TCHAIKOVSKY / ARENSKY: Piano Trios
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Tchaikovsky (1840-1893) Piano Trio Op. 50
Arensky (1861-1906) Piano Trio Op. 32
Tchaikovsky's life was punctuated by periods of severedepression, often originated by any adverse comment of friends or mentors following thefirst performance of his music. Typical of this was his love-hate relationship withNicolai Rubinstein - one of his most exacting critics, yet his most loyal supporter -which prompted Tchaikovsky to describe him as a "heartless, dried-up pianist".
Yet just over a year later he wrote to a friend describing a dream in which he imaginedRubinstein had died "and now I cannot think of him without compassion and a feelingof deep love". Indeed Rubinstein's subsequent death in 1881 so devastated thecomposer that he was inactive for many months, though as grief ebbed it brought about anew and intense period of activity.
A few months later in a letter to his patroness, Nadezhda vonMeck, he commented, "you once advised me to write a trio for piano, violin and cello,and I replied that I openly declared my antipathy to this combination of instruments. Nowsuddenly I am conceiving the idea of testing myself in this sort of music."
In less than a month he had finished sketches of a Piano Trio in A minor dedicated to Rubinstein withthe words, "to the memory of a great artist". Still apprehensive of his abilityto write for this combination - it was to be his only work in this medium - he asked agroup of friends to play it for him. The result was a number of modifications before thescore was made available for publication in 1882. Many of the amendments simplified thedemands made on the performers, though Tchaikovsky still could not avoid writing inorchestral terms, the piano part being almost the equivalent of a concerto.
It is a work overflowing with melodic invention, the firstmovement being a succession of lyrical ideas built around a passionate first theme heardon the cello. The music becomes both sad and tender in a long dialogue between piano andcello, an atmosphere that equally pervades the first theme when it once again appears toend the movement with a feeling of deep grief.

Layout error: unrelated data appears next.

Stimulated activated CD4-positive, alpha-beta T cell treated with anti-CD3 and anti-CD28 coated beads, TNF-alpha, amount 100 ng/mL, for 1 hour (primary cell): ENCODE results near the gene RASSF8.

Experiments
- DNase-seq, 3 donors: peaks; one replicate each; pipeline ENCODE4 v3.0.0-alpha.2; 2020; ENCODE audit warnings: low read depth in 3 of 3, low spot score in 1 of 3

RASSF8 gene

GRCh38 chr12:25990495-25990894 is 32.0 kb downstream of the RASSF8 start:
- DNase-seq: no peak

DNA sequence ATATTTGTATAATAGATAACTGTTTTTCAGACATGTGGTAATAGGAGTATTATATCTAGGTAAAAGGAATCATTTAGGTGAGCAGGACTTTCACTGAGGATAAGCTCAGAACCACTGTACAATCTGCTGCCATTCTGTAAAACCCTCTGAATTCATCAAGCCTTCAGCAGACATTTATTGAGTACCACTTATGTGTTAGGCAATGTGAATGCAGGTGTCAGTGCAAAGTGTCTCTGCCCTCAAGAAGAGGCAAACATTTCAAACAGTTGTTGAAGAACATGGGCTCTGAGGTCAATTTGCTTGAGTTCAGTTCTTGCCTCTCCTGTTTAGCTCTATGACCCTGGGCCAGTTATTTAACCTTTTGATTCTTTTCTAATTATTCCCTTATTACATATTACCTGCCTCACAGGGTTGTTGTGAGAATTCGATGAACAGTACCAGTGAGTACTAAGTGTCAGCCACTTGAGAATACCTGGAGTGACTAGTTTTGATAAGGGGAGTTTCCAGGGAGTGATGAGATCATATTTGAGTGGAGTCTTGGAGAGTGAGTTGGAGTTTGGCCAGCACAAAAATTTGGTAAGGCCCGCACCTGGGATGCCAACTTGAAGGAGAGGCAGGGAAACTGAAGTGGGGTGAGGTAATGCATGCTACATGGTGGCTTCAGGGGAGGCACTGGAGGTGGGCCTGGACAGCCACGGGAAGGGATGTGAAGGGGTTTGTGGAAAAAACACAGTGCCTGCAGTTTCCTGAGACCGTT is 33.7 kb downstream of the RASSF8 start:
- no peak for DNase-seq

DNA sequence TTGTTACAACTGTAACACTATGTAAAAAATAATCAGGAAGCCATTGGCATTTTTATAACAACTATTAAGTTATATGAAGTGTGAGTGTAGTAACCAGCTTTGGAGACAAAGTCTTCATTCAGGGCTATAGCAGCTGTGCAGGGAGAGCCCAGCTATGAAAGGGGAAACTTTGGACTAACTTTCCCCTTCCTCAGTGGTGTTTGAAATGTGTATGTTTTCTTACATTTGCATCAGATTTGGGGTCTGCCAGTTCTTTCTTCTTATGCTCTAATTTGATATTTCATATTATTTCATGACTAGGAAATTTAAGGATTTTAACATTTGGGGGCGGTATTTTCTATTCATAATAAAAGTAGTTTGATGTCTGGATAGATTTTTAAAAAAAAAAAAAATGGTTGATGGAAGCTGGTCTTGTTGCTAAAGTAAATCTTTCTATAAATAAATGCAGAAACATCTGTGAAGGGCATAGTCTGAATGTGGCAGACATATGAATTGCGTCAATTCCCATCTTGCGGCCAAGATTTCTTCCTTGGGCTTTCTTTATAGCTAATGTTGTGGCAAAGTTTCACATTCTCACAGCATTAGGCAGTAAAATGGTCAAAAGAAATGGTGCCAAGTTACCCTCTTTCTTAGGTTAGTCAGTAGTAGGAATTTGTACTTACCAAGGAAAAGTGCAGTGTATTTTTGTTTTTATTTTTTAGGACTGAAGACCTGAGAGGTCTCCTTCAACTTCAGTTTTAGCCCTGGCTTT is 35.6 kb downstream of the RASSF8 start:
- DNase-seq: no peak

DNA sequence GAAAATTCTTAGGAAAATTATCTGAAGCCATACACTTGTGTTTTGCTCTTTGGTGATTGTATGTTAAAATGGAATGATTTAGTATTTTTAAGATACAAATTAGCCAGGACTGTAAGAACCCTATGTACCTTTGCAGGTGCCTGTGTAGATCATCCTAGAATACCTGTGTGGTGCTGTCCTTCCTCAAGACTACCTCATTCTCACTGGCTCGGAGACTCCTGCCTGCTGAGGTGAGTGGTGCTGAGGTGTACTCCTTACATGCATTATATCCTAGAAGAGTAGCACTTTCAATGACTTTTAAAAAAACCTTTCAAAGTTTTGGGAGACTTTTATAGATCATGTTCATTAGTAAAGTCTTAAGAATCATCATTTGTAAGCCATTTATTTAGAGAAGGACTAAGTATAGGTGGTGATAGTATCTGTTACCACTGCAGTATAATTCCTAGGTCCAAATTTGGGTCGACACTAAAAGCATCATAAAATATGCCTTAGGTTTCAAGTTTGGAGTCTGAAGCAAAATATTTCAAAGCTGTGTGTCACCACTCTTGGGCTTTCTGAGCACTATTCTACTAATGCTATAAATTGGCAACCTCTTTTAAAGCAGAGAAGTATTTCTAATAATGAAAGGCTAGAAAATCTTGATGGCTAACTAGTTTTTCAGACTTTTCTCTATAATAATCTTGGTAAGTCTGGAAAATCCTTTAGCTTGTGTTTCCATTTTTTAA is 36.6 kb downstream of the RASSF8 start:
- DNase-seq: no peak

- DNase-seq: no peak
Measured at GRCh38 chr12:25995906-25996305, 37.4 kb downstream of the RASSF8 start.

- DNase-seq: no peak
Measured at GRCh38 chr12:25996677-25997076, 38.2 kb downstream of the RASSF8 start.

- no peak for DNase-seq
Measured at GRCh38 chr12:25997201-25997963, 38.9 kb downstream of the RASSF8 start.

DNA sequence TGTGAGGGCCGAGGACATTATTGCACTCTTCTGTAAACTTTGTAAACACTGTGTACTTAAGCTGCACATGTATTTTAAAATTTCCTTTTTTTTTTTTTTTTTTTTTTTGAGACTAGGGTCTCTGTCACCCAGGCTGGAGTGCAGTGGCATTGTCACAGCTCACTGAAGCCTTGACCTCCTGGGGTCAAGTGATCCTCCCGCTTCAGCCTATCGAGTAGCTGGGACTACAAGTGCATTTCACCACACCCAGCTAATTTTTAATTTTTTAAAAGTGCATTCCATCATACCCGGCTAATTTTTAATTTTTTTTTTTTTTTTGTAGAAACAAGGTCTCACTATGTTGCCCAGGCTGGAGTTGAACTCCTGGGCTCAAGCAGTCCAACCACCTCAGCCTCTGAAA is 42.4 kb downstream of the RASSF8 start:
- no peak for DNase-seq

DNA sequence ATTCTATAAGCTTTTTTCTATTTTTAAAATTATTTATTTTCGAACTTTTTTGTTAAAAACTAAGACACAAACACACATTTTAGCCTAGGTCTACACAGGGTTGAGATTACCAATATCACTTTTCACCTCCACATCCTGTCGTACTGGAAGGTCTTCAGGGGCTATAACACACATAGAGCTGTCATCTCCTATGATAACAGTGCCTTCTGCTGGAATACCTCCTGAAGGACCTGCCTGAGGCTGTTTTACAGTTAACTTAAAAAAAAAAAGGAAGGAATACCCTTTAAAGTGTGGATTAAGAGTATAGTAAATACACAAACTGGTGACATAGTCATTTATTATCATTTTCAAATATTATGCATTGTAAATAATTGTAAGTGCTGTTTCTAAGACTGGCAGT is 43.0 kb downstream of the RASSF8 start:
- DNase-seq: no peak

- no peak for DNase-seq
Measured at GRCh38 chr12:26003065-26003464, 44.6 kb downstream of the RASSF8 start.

Tchaikovsky once described the second movement as beinginspired by the memory of the events on a particularly happy day spent with Rubinstein inMoscow. It is in the form of a theme - first stated on the piano - followed by elevenvariations. Such happiness comes to the fore in the third, a bubbling scherzo; thecharming tenth in the form of a mazurka, while the fifth is a picture of a musical box andthe sixth a reflection on his opera Eugene Onegin.
The finale restates the second movement theme with considerablebrio, but the mood soon changes to a cry of anguished loss leading to a funeral marchwhich ends the work in sadness and resignation.
Death is the link between the two works on this disc, for theArensky Trio was inspired by the loss of his friend, the virtuoso cellist, Karl Davidoff.
Tchaikovsky, 21 years his senior, had found an instant affinitywith Arensky, a child prodigy of affluent parents, who had been awarded every possiblehonour at the St. Petersburg Conservatory, graduating as a Rimsky-Korsakov compositionpupil in 1882 at the age of 21. Soon after he moved to Moscow to take up the post ofprofessor at the conservatory, and there he met and was befriended by Tchaikovsky whorecognized him as 'a man of remarkable talent".
In many ways they were kindred spirits,for Arensky also suffered bouts of sheer depression, a dissipative life leading tohis early death at 44. He greatly valued Tchaikovsky's encouragement which even extendedto his older colleague forsaking performances of his own music so that Arensky's workscould be included.
It therefore came as no surprise when healso chose the Piano Trio format as the commemorative work for their mutual friend,Davidoff, but whereas the piano dominates the Tchaikovsky, he - quite naturally - givesmost of the major themes to the cello.
Arensky was content to work within the confines of the medium,with a compact and beautifully crafted work, the last three of the four movement workbeing quite short and almost of uniform length. The urgency of the opening rhapsodic themeon the cello, obviously pictures the outgoing Davidoff, while the elegant second movementwaltz recalls - in a direct parallel with the Tchaikovsky trio - happy memories ofArensky's association with the cellist. The third finally expresses grief and desolationof death, the simple Elegia being dominated by muted cello and violin. This melodic ideaspills over into the finale, but while the whole movement is punctuated with moments ofsadness, the music eventually gives way to a brilliance leading to an exciting conclusion.
Ashkenazy Piano Trio
The Ashkenazy Piano Trio was formed earlyin 1990 at the suggestion of a Swiss Artist's Agency with the initial objective of playingand recording mainly Russian repertoire for the medium. Pianist Vovka Ashkenazy andviolinist Richard Stamper studied with Russian teachers at the Royal Northern College ofMusic, whilst cellist Christine Jackson studied at the Guildhall School of Music. Betweenthem, the three players have extensive experience of solo, chamber and orchestralprincipal work and continue to be active in these areas.